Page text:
| pivot `uA_DM_Process_NetworkTargetPerformance` Process_NetworkTargetPerformance
   values(ProcName) as ProcNames
   values(AppVersion) as AppVersions
   values(NetTargetRemoteName) as NetTargetRemoteName
   values(host) as Hosts
   splitrow
      AppName
   splitrow
      NetTargetRemoteAddress
   splitrow
      NetTargetRemotePort
   filter
      NetTargetRemoteAddress isNot "10.*"
   filter
      NetTargetRemoteAddress isNot "172.16.*"
   filter
      NetTargetRemoteAddress isNot "192.168.*"
   filter
      NetTargetRemoteAddress isNot "169.254.*"
   filter
      NetTargetRemoteAddress isNot "0.0.0.*"
   filter
      NetTargetRemoteAddress isNot "255.255.*"
   filter
      NetTargetRemoteAddress isNot "224.0.0.*"
   filter
      NetTargetRemoteAddress isNot "fc00:*"
   filter
      NetTargetRemoteAddress isNot "fd00:*"
   filter
      NetTargetRemoteAddress isNot "ff00:*"
   filter
      NetTargetRemoteAddress isNot "ff01:*"
   filter
      NetTargetRemoteAddress isNot "ff02:*"
   filter
      NetTargetRemoteAddress isNot "ff05:*"
   filter
      NetTargetRemoteAddress isNot "fe80:*"
   filter
      NetTargetRemoteName isNot "wpad"
   filter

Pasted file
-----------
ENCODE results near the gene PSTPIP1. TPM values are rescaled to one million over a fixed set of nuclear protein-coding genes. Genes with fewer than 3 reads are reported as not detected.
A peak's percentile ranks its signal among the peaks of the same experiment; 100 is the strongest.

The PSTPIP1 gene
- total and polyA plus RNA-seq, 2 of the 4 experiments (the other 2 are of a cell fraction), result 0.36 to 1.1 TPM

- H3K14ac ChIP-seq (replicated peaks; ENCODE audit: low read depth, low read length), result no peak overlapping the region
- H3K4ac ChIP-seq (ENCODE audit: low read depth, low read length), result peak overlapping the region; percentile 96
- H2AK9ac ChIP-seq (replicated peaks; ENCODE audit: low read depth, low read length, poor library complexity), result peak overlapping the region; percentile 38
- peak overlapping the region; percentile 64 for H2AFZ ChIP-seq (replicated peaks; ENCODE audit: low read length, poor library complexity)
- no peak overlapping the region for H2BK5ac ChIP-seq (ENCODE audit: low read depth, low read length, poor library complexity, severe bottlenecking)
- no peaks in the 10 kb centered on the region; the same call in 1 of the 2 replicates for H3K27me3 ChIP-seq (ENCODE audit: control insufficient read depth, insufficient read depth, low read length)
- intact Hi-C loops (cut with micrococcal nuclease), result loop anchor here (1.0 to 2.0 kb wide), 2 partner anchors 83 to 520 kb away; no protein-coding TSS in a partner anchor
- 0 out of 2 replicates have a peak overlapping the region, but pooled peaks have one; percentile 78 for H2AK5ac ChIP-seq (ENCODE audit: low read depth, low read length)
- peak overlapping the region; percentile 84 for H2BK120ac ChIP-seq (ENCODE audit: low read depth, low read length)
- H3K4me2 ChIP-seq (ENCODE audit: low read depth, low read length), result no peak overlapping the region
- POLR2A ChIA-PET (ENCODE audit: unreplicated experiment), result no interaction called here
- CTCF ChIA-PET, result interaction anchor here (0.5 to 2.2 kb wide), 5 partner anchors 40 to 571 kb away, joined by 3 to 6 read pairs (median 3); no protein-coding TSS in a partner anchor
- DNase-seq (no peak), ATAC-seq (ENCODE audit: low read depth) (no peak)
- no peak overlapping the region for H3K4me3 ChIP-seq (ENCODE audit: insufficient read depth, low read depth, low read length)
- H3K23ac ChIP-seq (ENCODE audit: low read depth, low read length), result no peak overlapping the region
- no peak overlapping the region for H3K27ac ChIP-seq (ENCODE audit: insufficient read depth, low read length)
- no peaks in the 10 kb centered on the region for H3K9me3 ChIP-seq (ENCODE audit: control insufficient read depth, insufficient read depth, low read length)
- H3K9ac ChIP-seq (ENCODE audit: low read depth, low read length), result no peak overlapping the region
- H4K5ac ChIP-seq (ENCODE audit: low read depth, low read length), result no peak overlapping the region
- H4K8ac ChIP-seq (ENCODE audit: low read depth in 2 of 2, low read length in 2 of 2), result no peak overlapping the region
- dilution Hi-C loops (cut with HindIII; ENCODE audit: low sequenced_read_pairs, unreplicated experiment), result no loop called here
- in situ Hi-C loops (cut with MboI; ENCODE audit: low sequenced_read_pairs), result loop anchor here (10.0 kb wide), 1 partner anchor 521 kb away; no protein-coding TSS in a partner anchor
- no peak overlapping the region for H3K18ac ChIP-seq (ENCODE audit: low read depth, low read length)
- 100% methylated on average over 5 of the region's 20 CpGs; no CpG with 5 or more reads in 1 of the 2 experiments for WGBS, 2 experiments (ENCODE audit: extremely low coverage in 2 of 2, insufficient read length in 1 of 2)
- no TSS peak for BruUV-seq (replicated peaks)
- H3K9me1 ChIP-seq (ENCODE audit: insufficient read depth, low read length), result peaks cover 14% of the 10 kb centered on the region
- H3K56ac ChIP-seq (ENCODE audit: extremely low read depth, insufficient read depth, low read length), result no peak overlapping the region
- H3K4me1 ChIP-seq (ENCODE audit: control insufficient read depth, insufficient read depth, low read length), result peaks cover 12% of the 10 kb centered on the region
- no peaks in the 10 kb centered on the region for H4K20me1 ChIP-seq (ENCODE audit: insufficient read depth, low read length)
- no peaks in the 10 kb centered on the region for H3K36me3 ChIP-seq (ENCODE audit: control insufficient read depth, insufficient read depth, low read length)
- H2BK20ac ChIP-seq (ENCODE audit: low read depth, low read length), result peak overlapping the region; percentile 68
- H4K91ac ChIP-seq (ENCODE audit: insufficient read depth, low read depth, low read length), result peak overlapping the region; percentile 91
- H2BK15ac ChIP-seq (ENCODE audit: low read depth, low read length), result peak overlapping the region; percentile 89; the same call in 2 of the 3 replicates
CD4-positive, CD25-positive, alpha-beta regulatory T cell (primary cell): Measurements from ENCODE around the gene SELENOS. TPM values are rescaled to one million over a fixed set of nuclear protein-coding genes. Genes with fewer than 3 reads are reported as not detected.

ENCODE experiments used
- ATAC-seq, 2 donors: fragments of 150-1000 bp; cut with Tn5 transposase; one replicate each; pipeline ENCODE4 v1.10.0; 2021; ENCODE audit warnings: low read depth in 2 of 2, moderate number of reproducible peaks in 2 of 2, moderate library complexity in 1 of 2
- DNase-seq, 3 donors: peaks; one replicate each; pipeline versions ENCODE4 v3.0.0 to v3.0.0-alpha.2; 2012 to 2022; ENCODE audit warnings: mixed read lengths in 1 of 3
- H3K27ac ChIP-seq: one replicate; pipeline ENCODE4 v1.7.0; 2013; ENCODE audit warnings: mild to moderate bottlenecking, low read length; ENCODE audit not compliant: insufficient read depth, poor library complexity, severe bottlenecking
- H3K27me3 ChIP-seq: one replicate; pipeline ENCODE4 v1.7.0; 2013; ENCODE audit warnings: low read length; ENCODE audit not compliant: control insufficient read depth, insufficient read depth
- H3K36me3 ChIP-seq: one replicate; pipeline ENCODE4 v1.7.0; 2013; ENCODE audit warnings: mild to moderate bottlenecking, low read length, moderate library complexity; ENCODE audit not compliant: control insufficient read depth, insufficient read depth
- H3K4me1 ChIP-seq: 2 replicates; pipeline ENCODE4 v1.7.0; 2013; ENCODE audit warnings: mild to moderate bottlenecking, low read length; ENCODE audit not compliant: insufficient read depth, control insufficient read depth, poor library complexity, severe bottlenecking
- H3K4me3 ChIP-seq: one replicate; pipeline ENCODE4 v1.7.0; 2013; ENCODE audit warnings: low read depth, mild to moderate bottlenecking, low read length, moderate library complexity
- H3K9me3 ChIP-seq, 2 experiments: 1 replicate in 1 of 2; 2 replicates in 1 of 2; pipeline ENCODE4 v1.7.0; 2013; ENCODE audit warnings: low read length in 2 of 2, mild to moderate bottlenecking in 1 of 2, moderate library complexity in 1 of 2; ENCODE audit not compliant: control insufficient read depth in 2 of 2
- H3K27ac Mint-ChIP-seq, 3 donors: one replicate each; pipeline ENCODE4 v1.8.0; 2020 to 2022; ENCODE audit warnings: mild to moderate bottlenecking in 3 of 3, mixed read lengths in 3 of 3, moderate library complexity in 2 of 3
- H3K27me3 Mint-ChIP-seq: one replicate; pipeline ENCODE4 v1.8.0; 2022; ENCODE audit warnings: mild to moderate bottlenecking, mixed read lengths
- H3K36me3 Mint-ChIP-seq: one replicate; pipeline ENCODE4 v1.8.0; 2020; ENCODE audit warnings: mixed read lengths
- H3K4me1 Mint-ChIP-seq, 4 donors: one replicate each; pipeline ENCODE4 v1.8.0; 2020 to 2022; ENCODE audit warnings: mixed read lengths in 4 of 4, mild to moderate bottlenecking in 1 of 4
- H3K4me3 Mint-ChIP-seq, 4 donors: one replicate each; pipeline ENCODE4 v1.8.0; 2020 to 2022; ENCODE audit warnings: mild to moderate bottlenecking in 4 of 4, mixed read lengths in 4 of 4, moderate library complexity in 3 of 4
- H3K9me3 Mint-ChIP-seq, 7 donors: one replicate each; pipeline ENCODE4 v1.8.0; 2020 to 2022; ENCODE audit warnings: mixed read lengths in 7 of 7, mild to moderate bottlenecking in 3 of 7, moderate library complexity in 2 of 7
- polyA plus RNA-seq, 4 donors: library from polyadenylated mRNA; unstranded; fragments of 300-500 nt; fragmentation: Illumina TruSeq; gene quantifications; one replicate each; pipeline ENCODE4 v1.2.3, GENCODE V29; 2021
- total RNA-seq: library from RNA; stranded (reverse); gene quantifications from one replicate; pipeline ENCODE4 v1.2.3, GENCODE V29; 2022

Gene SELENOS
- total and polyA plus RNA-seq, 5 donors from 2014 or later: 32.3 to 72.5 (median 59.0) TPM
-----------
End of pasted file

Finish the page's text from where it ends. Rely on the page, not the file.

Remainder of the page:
NetTargetRemoteName isNot "*fritz.box"
   filter
      NetTargetRemoteName isNot "*.mshome.net"
   filter
      NetTargetRemoteName isNot "*vastlimits*"
   filter
      AppName isNot "Google Chrome"
   filter
      AppName isNot "Firefox"
   filter
      AppName isNot "Microsoft Edge"
   filter
      AppName isNot "Internet Explorer"
   filter
      AppName isNot "Remotedesktopdienste"
   filter
      AppName isNot "Remote Desktop Services"
   filter
      AppName isNot "SoftEther VPN"
   filter
      AppName isNot "Killer Network Service"
   filter
      ProcName isNot "powershell.exe"
   filter
      NetTargetRemoteName is *
| mvexpand NetTargetRemoteName
| rename AppName as Application
| eval NetTargetRemoteNamePort = NetTargetRemoteName . ":" . NetTargetRemotePort
| stats
   values(AppVersions) as "App version(s)"
   values(ProcNames) as "Process(es)"
   dc(NetTargetRemoteAddress) as "#Target IPs"
   values(NetTargetRemoteNamePort) as "Targets"
   by Application

Summary

In this article, I have shown how to build a Splunk search that generates an application network connection target report, i.e., a list that shows which internet hosts your applications are talking to. I’ll use this search to generate such reports for common applications like Microsoft Office, Teams, and also the Windows 10 operating system itself. Stay tuned.

Previous Article Per-User Services in Windows: Info & Configuration
Next Article MS Office & Teams: Network Connection Target Hosts